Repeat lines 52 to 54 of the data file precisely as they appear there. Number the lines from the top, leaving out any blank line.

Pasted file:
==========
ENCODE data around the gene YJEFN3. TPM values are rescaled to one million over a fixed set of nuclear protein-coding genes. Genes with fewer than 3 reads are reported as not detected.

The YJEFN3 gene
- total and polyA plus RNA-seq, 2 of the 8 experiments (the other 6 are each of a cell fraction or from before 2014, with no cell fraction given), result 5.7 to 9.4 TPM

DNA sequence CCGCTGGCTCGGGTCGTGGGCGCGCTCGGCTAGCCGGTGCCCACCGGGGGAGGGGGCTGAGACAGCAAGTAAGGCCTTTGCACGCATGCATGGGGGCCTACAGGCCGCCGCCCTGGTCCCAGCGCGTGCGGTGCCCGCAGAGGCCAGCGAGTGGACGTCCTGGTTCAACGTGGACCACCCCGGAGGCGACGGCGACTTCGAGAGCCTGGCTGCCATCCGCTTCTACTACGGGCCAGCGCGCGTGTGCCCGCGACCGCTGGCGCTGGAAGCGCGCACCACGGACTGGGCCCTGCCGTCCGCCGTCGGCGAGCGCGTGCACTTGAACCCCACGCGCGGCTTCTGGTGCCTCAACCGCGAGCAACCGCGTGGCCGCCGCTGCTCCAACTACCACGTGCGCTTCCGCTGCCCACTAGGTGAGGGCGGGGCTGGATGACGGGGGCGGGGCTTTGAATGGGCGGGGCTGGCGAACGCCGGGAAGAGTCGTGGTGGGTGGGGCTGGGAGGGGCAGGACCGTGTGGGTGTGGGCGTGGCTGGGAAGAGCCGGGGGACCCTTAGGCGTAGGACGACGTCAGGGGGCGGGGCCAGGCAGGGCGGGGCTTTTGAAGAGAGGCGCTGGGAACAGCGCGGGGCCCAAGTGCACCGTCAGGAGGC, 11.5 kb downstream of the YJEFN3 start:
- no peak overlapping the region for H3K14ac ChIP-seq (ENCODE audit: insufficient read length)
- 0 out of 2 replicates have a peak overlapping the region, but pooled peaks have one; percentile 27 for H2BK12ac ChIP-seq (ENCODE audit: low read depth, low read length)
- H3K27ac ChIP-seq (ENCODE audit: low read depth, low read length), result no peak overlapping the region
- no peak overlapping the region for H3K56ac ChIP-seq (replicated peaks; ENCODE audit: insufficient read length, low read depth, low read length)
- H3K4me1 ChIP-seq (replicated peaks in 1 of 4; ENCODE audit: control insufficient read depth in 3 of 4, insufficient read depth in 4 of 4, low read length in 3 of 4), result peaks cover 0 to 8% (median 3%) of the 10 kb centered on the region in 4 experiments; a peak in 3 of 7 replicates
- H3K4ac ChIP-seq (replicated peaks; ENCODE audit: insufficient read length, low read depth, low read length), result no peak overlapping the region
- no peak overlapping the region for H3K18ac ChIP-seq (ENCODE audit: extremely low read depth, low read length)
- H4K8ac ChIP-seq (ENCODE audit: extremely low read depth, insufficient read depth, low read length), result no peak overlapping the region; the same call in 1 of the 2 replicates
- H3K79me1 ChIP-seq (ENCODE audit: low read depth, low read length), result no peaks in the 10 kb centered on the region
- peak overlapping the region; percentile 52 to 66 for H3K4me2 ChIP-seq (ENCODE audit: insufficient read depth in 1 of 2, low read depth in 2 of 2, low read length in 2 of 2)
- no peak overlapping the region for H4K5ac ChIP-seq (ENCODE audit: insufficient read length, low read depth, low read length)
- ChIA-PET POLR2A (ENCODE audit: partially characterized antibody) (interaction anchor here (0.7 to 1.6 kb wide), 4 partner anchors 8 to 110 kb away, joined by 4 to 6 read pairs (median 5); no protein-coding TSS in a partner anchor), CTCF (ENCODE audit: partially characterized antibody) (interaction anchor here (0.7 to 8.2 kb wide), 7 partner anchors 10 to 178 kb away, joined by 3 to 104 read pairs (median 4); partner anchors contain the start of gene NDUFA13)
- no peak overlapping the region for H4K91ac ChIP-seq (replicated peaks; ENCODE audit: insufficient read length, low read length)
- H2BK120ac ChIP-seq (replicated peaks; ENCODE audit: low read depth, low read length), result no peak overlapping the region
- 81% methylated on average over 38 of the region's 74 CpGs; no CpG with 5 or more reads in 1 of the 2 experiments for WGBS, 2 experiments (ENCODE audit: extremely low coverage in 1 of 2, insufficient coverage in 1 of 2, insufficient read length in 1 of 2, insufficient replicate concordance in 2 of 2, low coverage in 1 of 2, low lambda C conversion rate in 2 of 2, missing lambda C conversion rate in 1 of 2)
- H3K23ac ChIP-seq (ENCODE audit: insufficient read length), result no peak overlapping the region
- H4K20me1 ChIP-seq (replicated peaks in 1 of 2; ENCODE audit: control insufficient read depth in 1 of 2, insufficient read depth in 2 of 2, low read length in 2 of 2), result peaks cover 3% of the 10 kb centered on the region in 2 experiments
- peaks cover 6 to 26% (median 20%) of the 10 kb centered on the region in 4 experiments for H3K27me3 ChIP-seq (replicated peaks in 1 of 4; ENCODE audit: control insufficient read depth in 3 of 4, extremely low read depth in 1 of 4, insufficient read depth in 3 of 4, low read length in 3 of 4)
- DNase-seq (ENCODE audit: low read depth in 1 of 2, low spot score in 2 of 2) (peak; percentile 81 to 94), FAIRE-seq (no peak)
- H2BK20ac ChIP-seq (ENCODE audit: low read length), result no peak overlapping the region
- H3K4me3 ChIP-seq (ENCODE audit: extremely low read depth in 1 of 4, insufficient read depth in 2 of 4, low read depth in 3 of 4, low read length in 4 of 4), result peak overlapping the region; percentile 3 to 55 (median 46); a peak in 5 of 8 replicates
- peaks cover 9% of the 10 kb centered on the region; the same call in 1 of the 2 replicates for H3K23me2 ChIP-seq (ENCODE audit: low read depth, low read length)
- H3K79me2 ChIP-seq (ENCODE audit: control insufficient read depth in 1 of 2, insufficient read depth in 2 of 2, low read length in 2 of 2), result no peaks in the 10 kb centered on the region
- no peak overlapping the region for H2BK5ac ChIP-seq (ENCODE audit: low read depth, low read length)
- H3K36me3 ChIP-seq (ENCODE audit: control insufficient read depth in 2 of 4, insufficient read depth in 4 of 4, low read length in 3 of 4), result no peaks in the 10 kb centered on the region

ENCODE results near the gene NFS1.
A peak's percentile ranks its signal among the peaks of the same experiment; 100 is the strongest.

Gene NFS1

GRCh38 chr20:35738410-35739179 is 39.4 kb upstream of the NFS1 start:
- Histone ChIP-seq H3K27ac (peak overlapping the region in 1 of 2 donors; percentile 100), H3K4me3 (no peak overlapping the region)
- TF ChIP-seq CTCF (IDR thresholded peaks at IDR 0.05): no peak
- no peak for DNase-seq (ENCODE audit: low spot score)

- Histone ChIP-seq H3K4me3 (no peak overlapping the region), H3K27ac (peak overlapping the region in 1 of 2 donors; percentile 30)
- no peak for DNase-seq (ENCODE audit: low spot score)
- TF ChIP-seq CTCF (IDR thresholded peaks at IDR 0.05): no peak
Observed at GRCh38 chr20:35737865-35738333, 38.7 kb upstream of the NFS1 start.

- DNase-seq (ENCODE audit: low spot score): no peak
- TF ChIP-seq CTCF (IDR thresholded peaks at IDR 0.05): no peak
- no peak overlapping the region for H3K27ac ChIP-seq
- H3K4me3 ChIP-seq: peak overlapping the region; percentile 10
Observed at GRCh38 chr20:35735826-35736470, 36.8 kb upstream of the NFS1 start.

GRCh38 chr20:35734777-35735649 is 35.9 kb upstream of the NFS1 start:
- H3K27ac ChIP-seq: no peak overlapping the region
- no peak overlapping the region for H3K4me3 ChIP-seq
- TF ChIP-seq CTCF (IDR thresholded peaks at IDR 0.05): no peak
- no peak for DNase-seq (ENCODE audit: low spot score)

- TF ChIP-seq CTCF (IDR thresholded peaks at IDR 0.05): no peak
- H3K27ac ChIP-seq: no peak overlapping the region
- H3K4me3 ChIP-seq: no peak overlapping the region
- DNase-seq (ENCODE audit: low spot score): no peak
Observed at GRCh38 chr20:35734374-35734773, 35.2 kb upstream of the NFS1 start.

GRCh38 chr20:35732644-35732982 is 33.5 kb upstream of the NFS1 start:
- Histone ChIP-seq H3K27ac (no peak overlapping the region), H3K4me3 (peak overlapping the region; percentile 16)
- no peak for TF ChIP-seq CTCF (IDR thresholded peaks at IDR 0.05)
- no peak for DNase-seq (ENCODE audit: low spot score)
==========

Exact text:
- H3K27ac ChIP-seq: no peak overlapping the region
- H3K4me3 ChIP-seq: no peak overlapping the region
- DNase-seq (ENCODE audit: low spot score): no peak